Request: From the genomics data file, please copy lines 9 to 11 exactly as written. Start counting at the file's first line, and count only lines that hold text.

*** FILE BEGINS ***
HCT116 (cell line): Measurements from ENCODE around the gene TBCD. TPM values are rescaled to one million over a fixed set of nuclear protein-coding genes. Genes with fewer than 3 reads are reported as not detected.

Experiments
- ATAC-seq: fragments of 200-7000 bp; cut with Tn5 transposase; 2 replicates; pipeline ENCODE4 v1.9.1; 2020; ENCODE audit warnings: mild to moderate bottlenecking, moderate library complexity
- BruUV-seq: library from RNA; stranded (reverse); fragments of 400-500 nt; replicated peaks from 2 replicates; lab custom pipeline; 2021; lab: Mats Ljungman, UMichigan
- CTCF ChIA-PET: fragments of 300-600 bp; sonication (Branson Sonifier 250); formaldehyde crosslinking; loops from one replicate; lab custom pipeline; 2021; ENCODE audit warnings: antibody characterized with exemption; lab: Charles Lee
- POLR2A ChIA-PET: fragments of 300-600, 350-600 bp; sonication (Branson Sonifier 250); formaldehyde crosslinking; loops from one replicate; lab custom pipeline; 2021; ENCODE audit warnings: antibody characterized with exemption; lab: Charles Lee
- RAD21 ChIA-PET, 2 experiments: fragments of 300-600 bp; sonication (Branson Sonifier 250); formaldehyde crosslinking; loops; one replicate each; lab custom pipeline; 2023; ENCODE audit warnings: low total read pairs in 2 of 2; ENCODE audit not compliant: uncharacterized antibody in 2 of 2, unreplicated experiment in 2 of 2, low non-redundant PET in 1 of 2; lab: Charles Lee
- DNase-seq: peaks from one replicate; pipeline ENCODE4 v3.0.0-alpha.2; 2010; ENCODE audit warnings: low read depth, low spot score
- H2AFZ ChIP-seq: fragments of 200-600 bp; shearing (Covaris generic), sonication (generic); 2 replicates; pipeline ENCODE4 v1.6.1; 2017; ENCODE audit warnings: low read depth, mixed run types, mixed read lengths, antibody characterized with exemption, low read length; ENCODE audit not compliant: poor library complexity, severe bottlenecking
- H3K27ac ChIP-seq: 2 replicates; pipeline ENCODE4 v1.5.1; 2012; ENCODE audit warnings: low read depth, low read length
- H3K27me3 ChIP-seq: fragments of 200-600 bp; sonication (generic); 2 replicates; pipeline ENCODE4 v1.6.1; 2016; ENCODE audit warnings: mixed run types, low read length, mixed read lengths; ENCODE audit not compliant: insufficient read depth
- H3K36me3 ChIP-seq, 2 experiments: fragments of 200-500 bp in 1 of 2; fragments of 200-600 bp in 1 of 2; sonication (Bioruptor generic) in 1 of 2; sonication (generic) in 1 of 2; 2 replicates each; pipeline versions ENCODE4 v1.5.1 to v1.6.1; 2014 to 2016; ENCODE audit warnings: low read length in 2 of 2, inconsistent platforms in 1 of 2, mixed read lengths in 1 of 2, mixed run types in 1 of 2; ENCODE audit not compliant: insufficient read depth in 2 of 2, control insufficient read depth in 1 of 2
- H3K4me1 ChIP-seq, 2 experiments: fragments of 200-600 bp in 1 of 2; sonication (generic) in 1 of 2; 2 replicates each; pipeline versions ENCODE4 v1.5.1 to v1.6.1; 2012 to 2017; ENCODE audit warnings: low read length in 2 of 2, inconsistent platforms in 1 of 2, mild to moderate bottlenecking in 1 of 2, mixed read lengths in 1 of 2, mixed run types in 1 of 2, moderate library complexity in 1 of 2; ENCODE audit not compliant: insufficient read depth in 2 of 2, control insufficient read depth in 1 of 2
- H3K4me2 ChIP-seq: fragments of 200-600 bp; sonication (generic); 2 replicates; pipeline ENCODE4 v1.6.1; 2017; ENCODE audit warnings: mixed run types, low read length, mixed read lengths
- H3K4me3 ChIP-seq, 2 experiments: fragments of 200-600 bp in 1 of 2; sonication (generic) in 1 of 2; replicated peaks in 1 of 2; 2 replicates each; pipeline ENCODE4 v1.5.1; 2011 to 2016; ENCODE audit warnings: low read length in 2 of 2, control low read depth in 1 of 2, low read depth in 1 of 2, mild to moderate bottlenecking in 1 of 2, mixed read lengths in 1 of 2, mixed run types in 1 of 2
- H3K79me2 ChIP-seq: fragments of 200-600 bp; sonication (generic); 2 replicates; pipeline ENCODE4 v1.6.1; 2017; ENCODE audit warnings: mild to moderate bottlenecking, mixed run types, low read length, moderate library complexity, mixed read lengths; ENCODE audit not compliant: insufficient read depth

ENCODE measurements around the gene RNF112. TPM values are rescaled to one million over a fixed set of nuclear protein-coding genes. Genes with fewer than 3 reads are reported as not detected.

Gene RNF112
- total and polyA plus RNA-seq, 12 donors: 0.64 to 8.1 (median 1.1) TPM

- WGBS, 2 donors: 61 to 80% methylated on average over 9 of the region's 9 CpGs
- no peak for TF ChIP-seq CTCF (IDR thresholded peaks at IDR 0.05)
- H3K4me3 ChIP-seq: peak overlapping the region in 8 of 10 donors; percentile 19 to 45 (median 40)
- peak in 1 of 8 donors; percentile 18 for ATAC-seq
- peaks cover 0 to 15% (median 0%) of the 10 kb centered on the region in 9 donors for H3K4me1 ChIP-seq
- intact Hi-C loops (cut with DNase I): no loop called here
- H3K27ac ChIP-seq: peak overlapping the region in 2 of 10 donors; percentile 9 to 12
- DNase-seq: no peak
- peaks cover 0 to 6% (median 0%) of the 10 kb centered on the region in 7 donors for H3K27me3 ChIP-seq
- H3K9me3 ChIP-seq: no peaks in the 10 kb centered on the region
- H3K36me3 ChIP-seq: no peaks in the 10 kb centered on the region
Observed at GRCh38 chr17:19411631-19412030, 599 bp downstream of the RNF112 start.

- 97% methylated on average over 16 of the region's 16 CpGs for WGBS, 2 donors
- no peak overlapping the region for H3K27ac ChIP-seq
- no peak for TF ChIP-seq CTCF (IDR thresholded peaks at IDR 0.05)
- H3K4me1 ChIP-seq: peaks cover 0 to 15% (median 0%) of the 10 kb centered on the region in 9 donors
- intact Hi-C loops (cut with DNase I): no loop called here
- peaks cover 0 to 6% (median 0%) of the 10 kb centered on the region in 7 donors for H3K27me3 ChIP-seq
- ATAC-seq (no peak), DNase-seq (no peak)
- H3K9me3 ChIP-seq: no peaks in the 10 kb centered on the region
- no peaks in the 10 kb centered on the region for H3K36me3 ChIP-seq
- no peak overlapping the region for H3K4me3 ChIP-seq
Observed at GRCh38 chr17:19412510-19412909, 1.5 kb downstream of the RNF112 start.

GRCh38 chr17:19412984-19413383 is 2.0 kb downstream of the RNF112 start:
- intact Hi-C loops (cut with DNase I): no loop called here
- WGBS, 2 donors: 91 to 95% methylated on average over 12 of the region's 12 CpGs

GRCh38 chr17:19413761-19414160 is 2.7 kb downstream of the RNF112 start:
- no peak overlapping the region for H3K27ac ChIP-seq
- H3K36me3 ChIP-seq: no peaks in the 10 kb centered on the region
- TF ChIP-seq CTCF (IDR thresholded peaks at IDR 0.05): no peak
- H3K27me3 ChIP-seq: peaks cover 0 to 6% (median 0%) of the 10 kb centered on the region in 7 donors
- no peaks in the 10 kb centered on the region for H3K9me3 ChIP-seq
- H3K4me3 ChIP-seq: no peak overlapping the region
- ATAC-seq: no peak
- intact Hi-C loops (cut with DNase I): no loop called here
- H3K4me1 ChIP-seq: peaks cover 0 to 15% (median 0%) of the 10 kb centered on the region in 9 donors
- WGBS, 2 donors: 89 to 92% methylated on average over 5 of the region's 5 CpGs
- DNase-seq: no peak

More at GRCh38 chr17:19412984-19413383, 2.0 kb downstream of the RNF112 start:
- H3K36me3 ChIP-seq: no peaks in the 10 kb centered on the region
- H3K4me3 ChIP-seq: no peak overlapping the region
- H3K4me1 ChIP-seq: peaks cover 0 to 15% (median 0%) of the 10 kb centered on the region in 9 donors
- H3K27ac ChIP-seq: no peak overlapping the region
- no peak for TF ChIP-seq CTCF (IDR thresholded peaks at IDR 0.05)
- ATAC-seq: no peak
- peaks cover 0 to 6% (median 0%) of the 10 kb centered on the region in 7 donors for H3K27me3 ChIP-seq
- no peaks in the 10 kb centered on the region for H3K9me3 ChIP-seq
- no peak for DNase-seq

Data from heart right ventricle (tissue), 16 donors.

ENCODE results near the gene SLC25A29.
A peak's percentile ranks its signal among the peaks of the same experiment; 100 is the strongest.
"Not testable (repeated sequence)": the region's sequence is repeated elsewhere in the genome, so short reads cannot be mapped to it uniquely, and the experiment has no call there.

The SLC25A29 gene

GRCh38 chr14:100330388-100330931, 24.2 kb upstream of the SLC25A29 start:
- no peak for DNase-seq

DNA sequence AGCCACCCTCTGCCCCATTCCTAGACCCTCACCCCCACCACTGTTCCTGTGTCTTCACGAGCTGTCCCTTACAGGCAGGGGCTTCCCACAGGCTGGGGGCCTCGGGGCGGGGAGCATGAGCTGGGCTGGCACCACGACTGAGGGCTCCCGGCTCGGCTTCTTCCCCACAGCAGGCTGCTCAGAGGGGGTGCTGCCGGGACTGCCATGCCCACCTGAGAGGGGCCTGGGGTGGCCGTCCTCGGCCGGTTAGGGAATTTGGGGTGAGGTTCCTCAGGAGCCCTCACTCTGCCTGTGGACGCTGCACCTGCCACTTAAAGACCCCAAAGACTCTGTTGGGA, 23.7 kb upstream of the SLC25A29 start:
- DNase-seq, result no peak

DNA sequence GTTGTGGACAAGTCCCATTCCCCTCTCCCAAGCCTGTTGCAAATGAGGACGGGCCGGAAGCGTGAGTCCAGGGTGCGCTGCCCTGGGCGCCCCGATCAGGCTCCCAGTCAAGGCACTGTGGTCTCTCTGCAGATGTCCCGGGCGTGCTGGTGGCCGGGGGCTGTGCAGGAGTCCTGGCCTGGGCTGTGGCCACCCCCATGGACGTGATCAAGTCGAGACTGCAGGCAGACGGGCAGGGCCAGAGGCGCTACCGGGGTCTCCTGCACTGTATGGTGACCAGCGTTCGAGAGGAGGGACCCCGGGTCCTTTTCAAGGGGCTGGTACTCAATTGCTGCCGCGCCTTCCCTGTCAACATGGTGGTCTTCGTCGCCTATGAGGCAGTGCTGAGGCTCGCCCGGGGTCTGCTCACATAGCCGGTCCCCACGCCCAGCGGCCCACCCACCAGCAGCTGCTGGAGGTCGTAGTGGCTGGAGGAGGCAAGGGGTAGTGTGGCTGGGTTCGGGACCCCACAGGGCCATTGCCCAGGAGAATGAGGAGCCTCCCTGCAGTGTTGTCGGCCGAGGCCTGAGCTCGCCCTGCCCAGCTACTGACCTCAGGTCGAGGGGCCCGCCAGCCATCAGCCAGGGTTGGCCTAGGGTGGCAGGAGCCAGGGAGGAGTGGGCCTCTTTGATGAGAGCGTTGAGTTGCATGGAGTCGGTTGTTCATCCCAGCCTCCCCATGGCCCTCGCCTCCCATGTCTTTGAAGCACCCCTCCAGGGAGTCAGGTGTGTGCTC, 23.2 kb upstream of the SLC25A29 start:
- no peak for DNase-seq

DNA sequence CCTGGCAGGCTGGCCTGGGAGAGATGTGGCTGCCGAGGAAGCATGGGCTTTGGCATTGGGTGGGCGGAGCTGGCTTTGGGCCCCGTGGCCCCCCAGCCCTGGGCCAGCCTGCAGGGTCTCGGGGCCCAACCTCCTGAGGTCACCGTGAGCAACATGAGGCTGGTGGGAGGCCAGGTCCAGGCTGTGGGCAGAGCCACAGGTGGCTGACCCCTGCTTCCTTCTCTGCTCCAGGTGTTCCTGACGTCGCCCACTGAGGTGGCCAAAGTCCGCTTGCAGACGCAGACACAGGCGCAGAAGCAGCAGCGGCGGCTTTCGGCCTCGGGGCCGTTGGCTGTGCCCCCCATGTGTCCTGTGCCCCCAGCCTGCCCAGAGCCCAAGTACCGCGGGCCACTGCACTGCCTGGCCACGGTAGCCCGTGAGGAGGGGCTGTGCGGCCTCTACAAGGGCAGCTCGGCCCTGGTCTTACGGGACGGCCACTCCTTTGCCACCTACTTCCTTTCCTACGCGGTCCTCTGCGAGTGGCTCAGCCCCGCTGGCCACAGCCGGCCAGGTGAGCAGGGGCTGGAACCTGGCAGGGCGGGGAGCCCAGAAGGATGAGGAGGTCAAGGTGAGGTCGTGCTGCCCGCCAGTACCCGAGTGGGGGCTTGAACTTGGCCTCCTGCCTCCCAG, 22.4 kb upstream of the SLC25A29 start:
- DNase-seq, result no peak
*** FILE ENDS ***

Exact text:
- H2AFZ ChIP-seq: fragments of 200-600 bp; shearing (Covaris generic), sonication (generic); 2 replicates; pipeline ENCODE4 v1.6.1; 2017; ENCODE audit warnings: low read depth, mixed run types, mixed read lengths, antibody characterized with exemption, low read length; ENCODE audit not compliant: poor library complexity, severe bottlenecking
- H3K27ac ChIP-seq: 2 replicates; pipeline ENCODE4 v1.5.1; 2012; ENCODE audit warnings: low read depth, low read length
- H3K27me3 ChIP-seq: fragments of 200-600 bp; sonication (generic); 2 replicates; pipeline ENCODE4 v1.6.1; 2016; ENCODE audit warnings: mixed run types, low read length, mixed read lengths; ENCODE audit not compliant: insufficient read depth